In no way can the Board of Trustees or the University Student Court in any way be construed to have the right to appoint students to committees under Wis. Stat. 36.09(5), or previously, to invalidate the Student Association election. Again, there was no case before the University Student Court, they acted themselves to invalidate the elections. The University Student Court was appointed, not elected. They were set up to resolve disputes between students and student organizations, and only those issues are within their purview (as explicitly stated in the SA Constitution).
September 17: The SA University Student Court (USC) approved a motion in-meeting to suspend the Student Association Constitution, thus ensuring the eradication of all semblance of student shared governance or legitimate student representation at UW-Milwaukee.
October: The current initiative being taken up by the Board of Trustees (BOT) and proposed by UWM Administration is the changing of categories of segregated university fees (SUF) from ‘allocable’ to ‘non-allocable’.
Segregated fees are fees that all students at a respective Institution pay for student services in addition to tuition. Under F50 Allocable SUF are seg fees “that are allocated by students, in consultation with the chancellor”. Non-Allocable SUF are seg fees that “chancellors, following consultation with students in accordance with Regent Policy 30-5, as amended, are responsible for the development of budgets and expenditures of non-allocable SUF." So as you can see, Administration has a vested interest in SUF being non-allocable as they unilaterally set them.
Although, the difference between allocable and non-allocable is one that is arguably in violation of WI Stat. §36.09(5) anyway, which states, in part:
“Students in consultation with the chancellor and subject to the final confirmation of the board shall have the responsibility for the disposition of those student fees which constitute substantial support for campus student activities.”
Statute does not differentiate between fees being allocable and non-allocable, that differentiation is made by UW-System (agency) administrative policy and in violation of Statute. WI Stats. 227.10(2):
“No agency may promulgate a rule which conflicts with state law." (2m): "No agency may implement or enforce any standard, requirement, or threshold, including as a term or condition of any license issued by the agency, unless that standard, requirement, or threshold is explicitly required or explicitly permitted by statute or by a rule that has been promulgated in accordance with this subchapter….”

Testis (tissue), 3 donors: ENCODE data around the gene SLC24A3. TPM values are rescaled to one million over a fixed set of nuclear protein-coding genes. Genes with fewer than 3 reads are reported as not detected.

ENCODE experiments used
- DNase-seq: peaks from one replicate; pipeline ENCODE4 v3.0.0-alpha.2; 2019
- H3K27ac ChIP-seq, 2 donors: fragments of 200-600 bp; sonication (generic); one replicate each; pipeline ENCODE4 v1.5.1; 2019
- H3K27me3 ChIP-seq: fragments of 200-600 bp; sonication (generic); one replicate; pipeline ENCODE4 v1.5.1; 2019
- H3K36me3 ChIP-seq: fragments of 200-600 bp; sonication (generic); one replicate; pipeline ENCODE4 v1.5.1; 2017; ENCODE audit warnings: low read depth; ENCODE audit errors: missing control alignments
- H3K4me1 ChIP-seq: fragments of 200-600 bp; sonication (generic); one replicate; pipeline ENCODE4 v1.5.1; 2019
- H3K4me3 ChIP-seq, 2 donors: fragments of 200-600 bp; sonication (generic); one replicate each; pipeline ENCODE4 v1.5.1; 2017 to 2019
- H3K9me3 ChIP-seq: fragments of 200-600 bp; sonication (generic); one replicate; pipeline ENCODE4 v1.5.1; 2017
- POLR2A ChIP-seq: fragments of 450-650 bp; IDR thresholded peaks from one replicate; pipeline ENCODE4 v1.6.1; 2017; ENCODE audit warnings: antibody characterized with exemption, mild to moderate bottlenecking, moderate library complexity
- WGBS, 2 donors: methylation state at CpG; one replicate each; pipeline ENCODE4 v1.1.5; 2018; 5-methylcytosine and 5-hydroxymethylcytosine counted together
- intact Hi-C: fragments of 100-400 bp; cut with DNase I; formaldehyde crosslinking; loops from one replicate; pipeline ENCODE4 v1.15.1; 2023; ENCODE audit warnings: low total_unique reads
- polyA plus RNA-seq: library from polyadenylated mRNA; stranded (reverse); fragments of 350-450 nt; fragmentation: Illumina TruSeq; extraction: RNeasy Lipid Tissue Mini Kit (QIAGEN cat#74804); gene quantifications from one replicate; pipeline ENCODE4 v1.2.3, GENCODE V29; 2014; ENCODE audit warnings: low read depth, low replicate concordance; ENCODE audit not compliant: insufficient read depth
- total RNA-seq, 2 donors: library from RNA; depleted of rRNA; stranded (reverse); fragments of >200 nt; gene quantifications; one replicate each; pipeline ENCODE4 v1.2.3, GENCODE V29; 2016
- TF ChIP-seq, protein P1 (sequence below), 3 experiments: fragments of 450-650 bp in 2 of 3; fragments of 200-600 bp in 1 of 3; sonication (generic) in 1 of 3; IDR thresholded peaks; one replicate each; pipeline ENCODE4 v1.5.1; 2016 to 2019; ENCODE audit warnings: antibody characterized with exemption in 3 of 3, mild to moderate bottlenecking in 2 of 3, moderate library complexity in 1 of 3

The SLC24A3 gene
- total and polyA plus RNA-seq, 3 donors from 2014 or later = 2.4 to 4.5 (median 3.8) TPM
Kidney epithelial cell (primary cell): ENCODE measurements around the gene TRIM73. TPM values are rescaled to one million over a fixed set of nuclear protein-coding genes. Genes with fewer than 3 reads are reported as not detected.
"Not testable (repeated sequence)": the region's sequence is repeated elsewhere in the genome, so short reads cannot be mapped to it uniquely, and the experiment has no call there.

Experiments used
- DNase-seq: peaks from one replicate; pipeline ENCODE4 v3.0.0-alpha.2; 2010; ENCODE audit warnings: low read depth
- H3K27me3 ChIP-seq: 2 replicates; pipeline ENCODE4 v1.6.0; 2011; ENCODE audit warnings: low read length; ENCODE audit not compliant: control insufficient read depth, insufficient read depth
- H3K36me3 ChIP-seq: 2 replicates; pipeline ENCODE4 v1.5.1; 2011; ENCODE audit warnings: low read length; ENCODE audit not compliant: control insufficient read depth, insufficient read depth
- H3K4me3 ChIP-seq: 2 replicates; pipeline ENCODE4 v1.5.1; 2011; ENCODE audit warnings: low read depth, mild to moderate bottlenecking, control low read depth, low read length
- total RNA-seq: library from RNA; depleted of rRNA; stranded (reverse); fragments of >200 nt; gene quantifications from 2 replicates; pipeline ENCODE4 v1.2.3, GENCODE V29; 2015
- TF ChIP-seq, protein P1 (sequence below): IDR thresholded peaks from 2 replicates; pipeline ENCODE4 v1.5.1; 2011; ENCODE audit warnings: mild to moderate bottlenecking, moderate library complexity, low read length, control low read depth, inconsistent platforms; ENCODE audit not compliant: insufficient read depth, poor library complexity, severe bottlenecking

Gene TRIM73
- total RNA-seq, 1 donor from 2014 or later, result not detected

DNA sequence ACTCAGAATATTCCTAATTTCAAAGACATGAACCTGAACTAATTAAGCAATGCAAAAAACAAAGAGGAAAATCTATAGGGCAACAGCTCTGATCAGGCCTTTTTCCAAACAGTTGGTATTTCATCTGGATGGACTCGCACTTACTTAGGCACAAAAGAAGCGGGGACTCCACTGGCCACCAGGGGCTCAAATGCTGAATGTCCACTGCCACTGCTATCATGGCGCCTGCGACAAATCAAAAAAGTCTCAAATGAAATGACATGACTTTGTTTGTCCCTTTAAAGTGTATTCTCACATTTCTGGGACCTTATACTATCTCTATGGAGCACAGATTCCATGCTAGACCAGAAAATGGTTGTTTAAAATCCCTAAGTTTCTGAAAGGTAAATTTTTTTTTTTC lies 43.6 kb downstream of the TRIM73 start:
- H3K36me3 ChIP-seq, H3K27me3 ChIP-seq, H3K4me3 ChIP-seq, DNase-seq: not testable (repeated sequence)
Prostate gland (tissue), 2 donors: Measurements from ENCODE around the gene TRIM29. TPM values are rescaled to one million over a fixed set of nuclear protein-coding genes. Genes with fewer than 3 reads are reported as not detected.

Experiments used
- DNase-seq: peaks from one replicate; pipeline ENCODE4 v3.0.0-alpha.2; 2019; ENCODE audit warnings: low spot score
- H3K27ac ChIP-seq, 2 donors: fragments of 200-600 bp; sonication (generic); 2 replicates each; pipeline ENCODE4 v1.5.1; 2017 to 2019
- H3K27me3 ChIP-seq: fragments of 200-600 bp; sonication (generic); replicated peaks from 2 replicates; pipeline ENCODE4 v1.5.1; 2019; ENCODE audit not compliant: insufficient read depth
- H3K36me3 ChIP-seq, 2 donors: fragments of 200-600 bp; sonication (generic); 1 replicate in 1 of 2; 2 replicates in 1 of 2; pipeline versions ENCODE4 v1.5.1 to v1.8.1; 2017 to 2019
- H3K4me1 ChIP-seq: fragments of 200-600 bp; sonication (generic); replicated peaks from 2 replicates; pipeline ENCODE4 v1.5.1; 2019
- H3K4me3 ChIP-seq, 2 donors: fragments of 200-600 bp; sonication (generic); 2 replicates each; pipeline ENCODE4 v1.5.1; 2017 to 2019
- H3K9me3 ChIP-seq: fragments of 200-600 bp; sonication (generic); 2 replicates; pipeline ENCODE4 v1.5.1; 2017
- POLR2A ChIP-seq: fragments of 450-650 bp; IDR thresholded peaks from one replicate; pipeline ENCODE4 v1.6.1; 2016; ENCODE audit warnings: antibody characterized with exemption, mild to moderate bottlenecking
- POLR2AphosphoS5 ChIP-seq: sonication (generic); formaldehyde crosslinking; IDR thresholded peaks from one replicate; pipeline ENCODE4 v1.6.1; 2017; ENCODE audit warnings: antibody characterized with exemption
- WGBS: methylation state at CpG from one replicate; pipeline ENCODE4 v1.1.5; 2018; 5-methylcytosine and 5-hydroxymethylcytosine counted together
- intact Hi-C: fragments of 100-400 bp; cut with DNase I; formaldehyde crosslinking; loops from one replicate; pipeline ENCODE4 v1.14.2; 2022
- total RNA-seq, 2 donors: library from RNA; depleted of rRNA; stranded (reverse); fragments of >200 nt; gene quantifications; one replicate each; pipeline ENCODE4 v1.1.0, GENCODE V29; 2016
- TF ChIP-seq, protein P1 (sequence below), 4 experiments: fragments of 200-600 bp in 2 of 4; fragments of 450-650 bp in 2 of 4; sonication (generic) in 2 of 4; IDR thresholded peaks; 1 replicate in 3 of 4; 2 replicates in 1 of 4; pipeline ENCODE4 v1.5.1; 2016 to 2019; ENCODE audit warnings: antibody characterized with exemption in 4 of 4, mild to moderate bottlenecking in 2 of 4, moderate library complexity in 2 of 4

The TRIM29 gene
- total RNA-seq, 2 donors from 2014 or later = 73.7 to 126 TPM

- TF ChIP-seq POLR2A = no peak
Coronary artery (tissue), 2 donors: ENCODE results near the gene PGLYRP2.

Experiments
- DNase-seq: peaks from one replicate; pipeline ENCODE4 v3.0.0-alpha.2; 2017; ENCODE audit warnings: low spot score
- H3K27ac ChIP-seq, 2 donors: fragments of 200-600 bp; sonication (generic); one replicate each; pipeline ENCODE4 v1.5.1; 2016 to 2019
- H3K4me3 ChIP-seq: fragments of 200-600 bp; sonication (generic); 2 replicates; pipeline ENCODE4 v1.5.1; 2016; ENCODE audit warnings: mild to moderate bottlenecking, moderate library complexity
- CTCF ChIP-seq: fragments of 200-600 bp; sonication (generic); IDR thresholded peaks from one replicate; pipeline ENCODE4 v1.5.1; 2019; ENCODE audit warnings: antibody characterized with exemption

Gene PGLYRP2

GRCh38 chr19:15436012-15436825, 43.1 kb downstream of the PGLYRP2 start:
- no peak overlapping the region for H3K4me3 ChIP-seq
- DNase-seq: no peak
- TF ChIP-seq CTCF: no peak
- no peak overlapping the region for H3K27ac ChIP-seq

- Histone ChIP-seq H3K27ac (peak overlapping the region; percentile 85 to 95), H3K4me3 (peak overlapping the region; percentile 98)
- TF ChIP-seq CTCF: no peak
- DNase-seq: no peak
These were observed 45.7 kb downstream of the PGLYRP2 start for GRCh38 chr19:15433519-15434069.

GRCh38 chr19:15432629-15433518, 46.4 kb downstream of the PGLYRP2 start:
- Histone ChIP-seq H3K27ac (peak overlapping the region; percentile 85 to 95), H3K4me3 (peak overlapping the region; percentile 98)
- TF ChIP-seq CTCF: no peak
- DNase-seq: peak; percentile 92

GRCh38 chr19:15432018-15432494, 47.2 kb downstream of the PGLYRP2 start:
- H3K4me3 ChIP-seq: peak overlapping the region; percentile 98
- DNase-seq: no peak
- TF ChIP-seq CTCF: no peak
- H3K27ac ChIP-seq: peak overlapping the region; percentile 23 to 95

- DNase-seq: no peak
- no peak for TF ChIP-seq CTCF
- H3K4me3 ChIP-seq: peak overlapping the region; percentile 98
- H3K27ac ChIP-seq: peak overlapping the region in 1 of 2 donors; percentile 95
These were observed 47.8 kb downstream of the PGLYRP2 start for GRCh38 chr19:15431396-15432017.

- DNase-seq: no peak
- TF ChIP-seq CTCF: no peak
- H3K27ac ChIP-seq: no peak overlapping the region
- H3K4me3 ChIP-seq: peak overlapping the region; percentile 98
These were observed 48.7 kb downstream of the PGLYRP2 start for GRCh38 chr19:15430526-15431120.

Additionally, Stats. 227.40(4)(a):
“In any proceeding pursuant to this section for judicial review of a rule, the court shall declare the rule invalid if it finds that it …exceeds the statutory authority of the agency …”
But while F50 remains uncontested, University Administrations UW System-wide will co-opt shared governance, and in the case of the Board of Trustees at UWM, try to categorize more student services as non-allocables.
Recently the Board of Trustees voted to change the UWM Child Care Center from an allocable to a non-allocable. Even though F50 states that child care is acceptable as a non-allocable, F50 I. Segregated University Fees. B. Limitations on Expenditures of SUF. (4)(c) Child Care states, in part: “Consideration should be given to utilizing non-allocable SUF or requiring a three year budget process [allocable under F50 I. B. (6) (a) 3.]comparable to that required for athletics and intramurals…" [emphasis added] The UWM SA Senate Finance Committee (SFC), which is the official SUFAC (Segregated University Fees Allocations Committee), has historically allocated to the UWM Child Care Center on a 3 year allocable SUF module without complaints. There seems to be little reason to change a historically accurate and uncontroversial allocable funding module to a non-allocable one with no final student say, thus effectively signing away most all student voice and responsibility in this category, except that the UWM Administration has a vested interest in student services being classified as non-allocable.
Sources say that UWM Administration is pushing the Board of Trustees to turn the already ridiculously high Athletics budget into a completely non-allocable budget. But according to F50 I. SUF. B. Limitations on Expenditures of SUF. (6.) 3. Athletics budgets must be Allocable with a 3 year process. The only exception is under F50 I. SUF. B. Limitations on Expenditures of SUF.(6) (b) 4. where only things related to”athletic schedules and/or personnel commitments” may be non-allocable. Inquiries made to UWM Athletic Director Amanda Braun and Associate Athletic Director - Finance Charlie Gross went unanswered.
«TO BE CONTINUED»
[Documentation and meeting information to be included soon]
«This will be updated as events arise»
For more information on actions/orders taken by the USC visit: http://uwm.orgsync.com/org/sa/PublicRecords1314001E
For more informations on actions taken by the BOT visit: http://uwm.orgsync.com/org/sa/SABoardofTrusteesSummer20131314001E